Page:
There’s something ineffably tantalizing about the scent of leather. The warm, velvety smell of a new handbag’s untouched interior; the grassy, chestnutty aroma of an old book binding; the horsey tang of a weathered saddle. Leather has an umami-like olfactive deliciousness, but it also offers up a whiff of… What is that? Sex? Danger? Money?
Although distilling the smell of actual leather is possible—Louis Vuitton perfumer Jacques Cavallier-Belletrud achieved it, pairing a bespoke leather infusion with raspberry and osmanthus in the masterful Mille Feux—virtually all leather notes in perfumery are created from other ingredients. Resins gathered from styrax and labdanum shrubs, birch and juniper tar, essential oils of cassia and everlasting flower, not to mention an alphabet soup of synthetic molecules, can all be used to create a sort of trompe-nez effect, conjuring the impression of leather without using the material itself. But what is perhaps most interesting is why we want to smell this way at all.
Leather and perfumery are historically enmeshed. The modern art of fine fragrance creation has its origin in the medieval tannery trade, when precious essential oils and plant extracts were used to hide, as it were, the scent of hide. Leathers smelled different depending on their origin: Russian leather was distinctive due to the use of birch tar as weatherproofing. Spanish leather, or peau d’Espagne, was redolent of the Mediterranean woods and orange blossoms in which the skins were soaked. Grasse, now known as the French capital of perfumery, began as a tannery town; its famous fields of rose and jasmine owe their existence to a demand for scented leather sparked by French queen (and OG influencer) Catherine de Medici, who arrived at court in 1533 beatifically waving perfumed gloves beneath her Italian-born nostrils. But by 1781, when King George III commissioned James Creed to concoct a spritz based on the scent of his favorite gloves, the tables had turned. Rather than leather scented with perfume, here—in the form of Royal English Leather, which effectively launched House of Creed—was a perfume scented with leather.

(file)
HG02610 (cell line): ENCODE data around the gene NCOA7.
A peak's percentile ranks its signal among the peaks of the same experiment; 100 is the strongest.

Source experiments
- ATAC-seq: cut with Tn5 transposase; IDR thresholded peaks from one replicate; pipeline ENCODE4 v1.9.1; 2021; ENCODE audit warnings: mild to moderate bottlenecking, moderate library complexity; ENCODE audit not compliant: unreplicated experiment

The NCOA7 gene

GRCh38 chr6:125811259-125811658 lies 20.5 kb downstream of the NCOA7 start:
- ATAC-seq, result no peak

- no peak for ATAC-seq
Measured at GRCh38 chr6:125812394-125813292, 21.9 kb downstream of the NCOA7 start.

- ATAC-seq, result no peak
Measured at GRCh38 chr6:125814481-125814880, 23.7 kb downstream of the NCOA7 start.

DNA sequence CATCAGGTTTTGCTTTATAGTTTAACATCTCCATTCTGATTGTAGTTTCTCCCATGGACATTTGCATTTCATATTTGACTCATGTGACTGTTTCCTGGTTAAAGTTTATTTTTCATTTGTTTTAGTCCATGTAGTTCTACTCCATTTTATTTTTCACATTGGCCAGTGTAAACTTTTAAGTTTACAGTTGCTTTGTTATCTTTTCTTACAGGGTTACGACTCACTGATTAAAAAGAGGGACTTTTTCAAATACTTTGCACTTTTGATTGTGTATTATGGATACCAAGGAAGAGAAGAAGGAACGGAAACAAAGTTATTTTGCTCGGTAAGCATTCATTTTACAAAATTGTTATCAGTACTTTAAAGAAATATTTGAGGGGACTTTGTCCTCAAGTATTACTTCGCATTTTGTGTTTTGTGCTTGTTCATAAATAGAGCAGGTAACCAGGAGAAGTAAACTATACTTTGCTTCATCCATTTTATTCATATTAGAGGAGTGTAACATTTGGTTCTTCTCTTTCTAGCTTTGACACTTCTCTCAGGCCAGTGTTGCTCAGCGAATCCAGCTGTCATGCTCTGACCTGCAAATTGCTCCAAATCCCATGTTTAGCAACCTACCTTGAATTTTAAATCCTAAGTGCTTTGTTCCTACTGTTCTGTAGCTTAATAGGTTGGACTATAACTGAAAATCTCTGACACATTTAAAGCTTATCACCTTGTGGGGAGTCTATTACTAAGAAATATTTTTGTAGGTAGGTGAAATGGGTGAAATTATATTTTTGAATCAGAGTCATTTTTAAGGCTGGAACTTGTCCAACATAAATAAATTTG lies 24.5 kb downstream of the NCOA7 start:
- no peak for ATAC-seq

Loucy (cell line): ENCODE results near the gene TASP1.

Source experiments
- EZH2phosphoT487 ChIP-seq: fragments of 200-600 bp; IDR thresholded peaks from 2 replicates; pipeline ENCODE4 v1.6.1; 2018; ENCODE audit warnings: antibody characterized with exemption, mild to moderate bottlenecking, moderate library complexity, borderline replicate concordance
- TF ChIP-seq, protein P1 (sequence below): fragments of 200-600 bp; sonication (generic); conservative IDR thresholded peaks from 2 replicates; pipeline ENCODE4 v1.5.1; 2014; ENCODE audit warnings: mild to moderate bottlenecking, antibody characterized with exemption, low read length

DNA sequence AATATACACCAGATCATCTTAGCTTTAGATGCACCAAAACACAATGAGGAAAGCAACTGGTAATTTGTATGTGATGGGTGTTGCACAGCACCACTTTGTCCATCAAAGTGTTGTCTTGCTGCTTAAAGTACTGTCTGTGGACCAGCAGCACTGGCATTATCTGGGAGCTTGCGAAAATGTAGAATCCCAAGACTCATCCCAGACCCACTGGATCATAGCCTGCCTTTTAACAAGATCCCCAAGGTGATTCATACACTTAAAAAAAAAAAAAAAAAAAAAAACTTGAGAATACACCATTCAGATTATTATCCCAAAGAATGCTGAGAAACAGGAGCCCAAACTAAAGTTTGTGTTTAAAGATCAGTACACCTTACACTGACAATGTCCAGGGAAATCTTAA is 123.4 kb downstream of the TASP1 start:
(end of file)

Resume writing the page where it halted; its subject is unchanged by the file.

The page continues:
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Fast-forward to the flappers of the 1920s, driving hell for leather in flashy motorcars. What fragrances do you think they wore? Bold, rebellious ones that smelled of smooth banquettes and gentlemen’s clubs, kicked off in 1919 by Caron’s Tabac Blond (an intense swirl of leather, carnation, musk, and smoke that paired perfectly with a cigarette holder and a glass of champagne), which was followed in 1927 by Chanel’s now-iconic Cuir de Russie, which drew inspiration from the birch tar–treated leather boots worn by Grand Duke Dmitri Pavlovich, Mademoiselle’s Russian lover. These scents paved the way for later leather-led blockbusters such as Robert Piguet’s downright punk rock Bandit, in 1944, and Estée Lauder’s dirty-but-suave Aramis, which defined a whole category of men’s scents in the ’60s and ’70s. And now, thanks in part to the rise of niche perfumery and a general willingness to experiment with weirder, darker, more unexpected notes, leather’s sultry sillage is in the air again.
“Leather feels luxurious, but it also feels naughty,” says Carlos Huber, founder of Arquiste, a perfume house that meticulously recreates olfactory environments (think Louis XIV’s court or the hull of a 1600s spice route galleon) with the imaginative flourish of historical fiction. “There’s a kind of staunch, Old World hunting aspect to it, but also a rock ’n’ roll aspect.” Leather notes can be smoky, velvety, rubbery, warm, earthy, or floral; they can be very dressed-up and refined, but they can be provocatively carnal, with their suggestion of skin on skin. “I think we have an attraction to leather scents because they speak to our animal side,” says Hermès perfumer Christine Nagel. “These notes are instinctively human. They give us a feeling of belonging.” They are also freeing—and not just in a walk-on-the-wild-side way. “For a long time, woody notes have been typical for men’s fragrances and caramel and sweet notes have been used for women’s scents, and I think people are getting tired of that,” Nagel says. “Perfumes that are very distinct are more appreciated and sought after. And leather notes can be very individual.”